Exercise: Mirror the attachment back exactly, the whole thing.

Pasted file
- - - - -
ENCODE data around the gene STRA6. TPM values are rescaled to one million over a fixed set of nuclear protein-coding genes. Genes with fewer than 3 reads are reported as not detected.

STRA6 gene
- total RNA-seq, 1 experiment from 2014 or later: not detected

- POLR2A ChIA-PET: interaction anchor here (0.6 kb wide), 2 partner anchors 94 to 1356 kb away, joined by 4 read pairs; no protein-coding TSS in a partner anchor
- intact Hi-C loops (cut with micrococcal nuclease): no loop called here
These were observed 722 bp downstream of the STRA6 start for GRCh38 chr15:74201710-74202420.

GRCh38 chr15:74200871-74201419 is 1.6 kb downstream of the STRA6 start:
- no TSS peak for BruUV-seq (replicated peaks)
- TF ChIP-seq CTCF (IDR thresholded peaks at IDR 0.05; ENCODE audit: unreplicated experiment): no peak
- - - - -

ENCODE data around the gene STRA6. TPM values are rescaled to one million over a fixed set of nuclear protein-coding genes. Genes with fewer than 3 reads are reported as not detected.

STRA6 gene
- total RNA-seq, 1 experiment from 2014 or later: not detected

- POLR2A ChIA-PET: interaction anchor here (0.6 kb wide), 2 partner anchors 94 to 1356 kb away, joined by 4 read pairs; no protein-coding TSS in a partner anchor
- intact Hi-C loops (cut with micrococcal nuclease): no loop called here
These were observed 722 bp downstream of the STRA6 start for GRCh38 chr15:74201710-74202420.

GRCh38 chr15:74200871-74201419 is 1.6 kb downstream of the STRA6 start:
- no TSS peak for BruUV-seq (replicated peaks)
- TF ChIP-seq CTCF (IDR thresholded peaks at IDR 0.05; ENCODE audit: unreplicated experiment): no peak